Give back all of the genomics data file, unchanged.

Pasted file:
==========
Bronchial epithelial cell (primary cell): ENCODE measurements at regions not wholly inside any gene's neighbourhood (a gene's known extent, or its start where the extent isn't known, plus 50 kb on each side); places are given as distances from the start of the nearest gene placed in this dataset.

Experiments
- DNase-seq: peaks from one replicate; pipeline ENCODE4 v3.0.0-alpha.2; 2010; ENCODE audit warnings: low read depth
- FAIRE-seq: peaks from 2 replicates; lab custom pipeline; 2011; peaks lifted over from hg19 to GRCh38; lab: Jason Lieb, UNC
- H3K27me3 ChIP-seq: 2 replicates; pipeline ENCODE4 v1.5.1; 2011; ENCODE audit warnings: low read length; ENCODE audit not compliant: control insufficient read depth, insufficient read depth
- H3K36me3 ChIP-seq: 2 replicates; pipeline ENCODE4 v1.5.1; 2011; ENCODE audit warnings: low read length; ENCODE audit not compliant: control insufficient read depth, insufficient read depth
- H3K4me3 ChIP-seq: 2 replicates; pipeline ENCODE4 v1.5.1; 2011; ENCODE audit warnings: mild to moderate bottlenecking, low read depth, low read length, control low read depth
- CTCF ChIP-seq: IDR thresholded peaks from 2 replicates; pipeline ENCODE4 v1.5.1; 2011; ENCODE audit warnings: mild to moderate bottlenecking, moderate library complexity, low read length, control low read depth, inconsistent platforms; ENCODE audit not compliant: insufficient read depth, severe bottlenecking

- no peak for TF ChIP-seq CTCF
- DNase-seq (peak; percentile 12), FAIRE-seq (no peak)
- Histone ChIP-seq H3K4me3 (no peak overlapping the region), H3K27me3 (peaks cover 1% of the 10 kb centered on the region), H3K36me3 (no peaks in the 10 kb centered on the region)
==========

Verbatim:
Bronchial epithelial cell (primary cell): ENCODE measurements at regions not wholly inside any gene's neighbourhood (a gene's known extent, or its start where the extent isn't known, plus 50 kb on each side); places are given as distances from the start of the nearest gene placed in this dataset.

Experiments
- DNase-seq: peaks from one replicate; pipeline ENCODE4 v3.0.0-alpha.2; 2010; ENCODE audit warnings: low read depth
- FAIRE-seq: peaks from 2 replicates; lab custom pipeline; 2011; peaks lifted over from hg19 to GRCh38; lab: Jason Lieb, UNC
- H3K27me3 ChIP-seq: 2 replicates; pipeline ENCODE4 v1.5.1; 2011; ENCODE audit warnings: low read length; ENCODE audit not compliant: control insufficient read depth, insufficient read depth
- H3K36me3 ChIP-seq: 2 replicates; pipeline ENCODE4 v1.5.1; 2011; ENCODE audit warnings: low read length; ENCODE audit not compliant: control insufficient read depth, insufficient read depth
- H3K4me3 ChIP-seq: 2 replicates; pipeline ENCODE4 v1.5.1; 2011; ENCODE audit warnings: mild to moderate bottlenecking, low read depth, low read length, control low read depth
- CTCF ChIP-seq: IDR thresholded peaks from 2 replicates; pipeline ENCODE4 v1.5.1; 2011; ENCODE audit warnings: mild to moderate bottlenecking, moderate library complexity, low read length, control low read depth, inconsistent platforms; ENCODE audit not compliant: insufficient read depth, severe bottlenecking

- no peak for TF ChIP-seq CTCF
- DNase-seq (peak; percentile 12), FAIRE-seq (no peak)
- Histone ChIP-seq H3K4me3 (no peak overlapping the region), H3K27me3 (peaks cover 1% of the 10 kb centered on the region), H3K36me3 (no peaks in the 10 kb centered on the region)